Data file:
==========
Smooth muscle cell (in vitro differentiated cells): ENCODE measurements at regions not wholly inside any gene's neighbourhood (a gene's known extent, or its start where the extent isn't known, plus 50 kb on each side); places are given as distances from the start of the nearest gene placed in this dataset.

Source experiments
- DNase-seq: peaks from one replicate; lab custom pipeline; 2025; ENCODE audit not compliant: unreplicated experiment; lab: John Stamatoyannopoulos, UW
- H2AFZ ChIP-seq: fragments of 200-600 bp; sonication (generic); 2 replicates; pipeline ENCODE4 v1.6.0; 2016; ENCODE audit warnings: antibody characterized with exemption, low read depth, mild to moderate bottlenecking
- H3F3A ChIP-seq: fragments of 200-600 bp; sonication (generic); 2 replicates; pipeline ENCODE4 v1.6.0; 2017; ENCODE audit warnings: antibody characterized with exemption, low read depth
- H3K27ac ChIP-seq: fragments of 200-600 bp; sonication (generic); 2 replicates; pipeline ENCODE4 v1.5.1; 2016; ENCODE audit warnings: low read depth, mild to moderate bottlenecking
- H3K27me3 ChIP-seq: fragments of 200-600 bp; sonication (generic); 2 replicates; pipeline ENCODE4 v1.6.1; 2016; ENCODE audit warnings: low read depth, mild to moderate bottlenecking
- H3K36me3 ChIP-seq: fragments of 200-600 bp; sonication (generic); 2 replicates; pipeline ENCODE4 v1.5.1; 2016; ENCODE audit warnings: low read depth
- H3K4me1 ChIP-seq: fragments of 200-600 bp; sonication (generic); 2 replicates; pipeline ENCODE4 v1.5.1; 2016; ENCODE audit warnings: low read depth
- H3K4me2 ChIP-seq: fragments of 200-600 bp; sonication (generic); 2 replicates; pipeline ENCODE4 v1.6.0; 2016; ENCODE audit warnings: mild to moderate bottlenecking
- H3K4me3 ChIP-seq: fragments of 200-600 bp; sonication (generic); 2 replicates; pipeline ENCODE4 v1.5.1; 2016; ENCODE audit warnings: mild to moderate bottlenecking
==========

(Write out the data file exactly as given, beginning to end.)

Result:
Smooth muscle cell (in vitro differentiated cells): ENCODE measurements at regions not wholly inside any gene's neighbourhood (a gene's known extent, or its start where the extent isn't known, plus 50 kb on each side); places are given as distances from the start of the nearest gene placed in this dataset.

Source experiments
- DNase-seq: peaks from one replicate; lab custom pipeline; 2025; ENCODE audit not compliant: unreplicated experiment; lab: John Stamatoyannopoulos, UW
- H2AFZ ChIP-seq: fragments of 200-600 bp; sonication (generic); 2 replicates; pipeline ENCODE4 v1.6.0; 2016; ENCODE audit warnings: antibody characterized with exemption, low read depth, mild to moderate bottlenecking
- H3F3A ChIP-seq: fragments of 200-600 bp; sonication (generic); 2 replicates; pipeline ENCODE4 v1.6.0; 2017; ENCODE audit warnings: antibody characterized with exemption, low read depth
- H3K27ac ChIP-seq: fragments of 200-600 bp; sonication (generic); 2 replicates; pipeline ENCODE4 v1.5.1; 2016; ENCODE audit warnings: low read depth, mild to moderate bottlenecking
- H3K27me3 ChIP-seq: fragments of 200-600 bp; sonication (generic); 2 replicates; pipeline ENCODE4 v1.6.1; 2016; ENCODE audit warnings: low read depth, mild to moderate bottlenecking
- H3K36me3 ChIP-seq: fragments of 200-600 bp; sonication (generic); 2 replicates; pipeline ENCODE4 v1.5.1; 2016; ENCODE audit warnings: low read depth
- H3K4me1 ChIP-seq: fragments of 200-600 bp; sonication (generic); 2 replicates; pipeline ENCODE4 v1.5.1; 2016; ENCODE audit warnings: low read depth
- H3K4me2 ChIP-seq: fragments of 200-600 bp; sonication (generic); 2 replicates; pipeline ENCODE4 v1.6.0; 2016; ENCODE audit warnings: mild to moderate bottlenecking
- H3K4me3 ChIP-seq: fragments of 200-600 bp; sonication (generic); 2 replicates; pipeline ENCODE4 v1.5.1; 2016; ENCODE audit warnings: mild to moderate bottlenecking